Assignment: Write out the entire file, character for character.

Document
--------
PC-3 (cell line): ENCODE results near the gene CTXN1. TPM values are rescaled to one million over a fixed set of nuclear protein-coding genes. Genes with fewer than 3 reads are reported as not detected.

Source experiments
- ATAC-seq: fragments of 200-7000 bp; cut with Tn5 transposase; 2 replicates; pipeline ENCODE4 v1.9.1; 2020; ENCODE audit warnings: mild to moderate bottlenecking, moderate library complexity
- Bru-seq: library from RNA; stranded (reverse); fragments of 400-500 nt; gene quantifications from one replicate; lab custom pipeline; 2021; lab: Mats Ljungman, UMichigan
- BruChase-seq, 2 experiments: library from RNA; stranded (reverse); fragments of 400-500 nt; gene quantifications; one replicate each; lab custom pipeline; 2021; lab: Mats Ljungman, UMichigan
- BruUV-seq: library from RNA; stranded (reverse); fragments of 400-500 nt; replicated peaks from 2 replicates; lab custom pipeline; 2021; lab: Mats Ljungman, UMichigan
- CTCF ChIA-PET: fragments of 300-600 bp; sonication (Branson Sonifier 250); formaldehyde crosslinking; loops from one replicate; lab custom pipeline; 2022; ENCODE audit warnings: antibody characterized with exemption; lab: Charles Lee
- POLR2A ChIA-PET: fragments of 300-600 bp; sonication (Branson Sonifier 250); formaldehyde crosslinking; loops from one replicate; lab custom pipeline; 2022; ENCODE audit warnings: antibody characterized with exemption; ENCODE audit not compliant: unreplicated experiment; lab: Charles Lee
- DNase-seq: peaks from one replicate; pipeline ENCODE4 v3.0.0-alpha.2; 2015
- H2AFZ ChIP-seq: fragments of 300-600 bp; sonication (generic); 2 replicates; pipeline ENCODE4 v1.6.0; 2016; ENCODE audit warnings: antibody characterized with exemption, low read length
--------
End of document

PC-3 (cell line): ENCODE results near the gene CTXN1. TPM values are rescaled to one million over a fixed set of nuclear protein-coding genes. Genes with fewer than 3 reads are reported as not detected.

Source experiments
- ATAC-seq: fragments of 200-7000 bp; cut with Tn5 transposase; 2 replicates; pipeline ENCODE4 v1.9.1; 2020; ENCODE audit warnings: mild to moderate bottlenecking, moderate library complexity
- Bru-seq: library from RNA; stranded (reverse); fragments of 400-500 nt; gene quantifications from one replicate; lab custom pipeline; 2021; lab: Mats Ljungman, UMichigan
- BruChase-seq, 2 experiments: library from RNA; stranded (reverse); fragments of 400-500 nt; gene quantifications; one replicate each; lab custom pipeline; 2021; lab: Mats Ljungman, UMichigan
- BruUV-seq: library from RNA; stranded (reverse); fragments of 400-500 nt; replicated peaks from 2 replicates; lab custom pipeline; 2021; lab: Mats Ljungman, UMichigan
- CTCF ChIA-PET: fragments of 300-600 bp; sonication (Branson Sonifier 250); formaldehyde crosslinking; loops from one replicate; lab custom pipeline; 2022; ENCODE audit warnings: antibody characterized with exemption; lab: Charles Lee
- POLR2A ChIA-PET: fragments of 300-600 bp; sonication (Branson Sonifier 250); formaldehyde crosslinking; loops from one replicate; lab custom pipeline; 2022; ENCODE audit warnings: antibody characterized with exemption; ENCODE audit not compliant: unreplicated experiment; lab: Charles Lee
- DNase-seq: peaks from one replicate; pipeline ENCODE4 v3.0.0-alpha.2; 2015
- H2AFZ ChIP-seq: fragments of 300-600 bp; sonication (generic); 2 replicates; pipeline ENCODE4 v1.6.0; 2016; ENCODE audit warnings: antibody characterized with exemption, low read length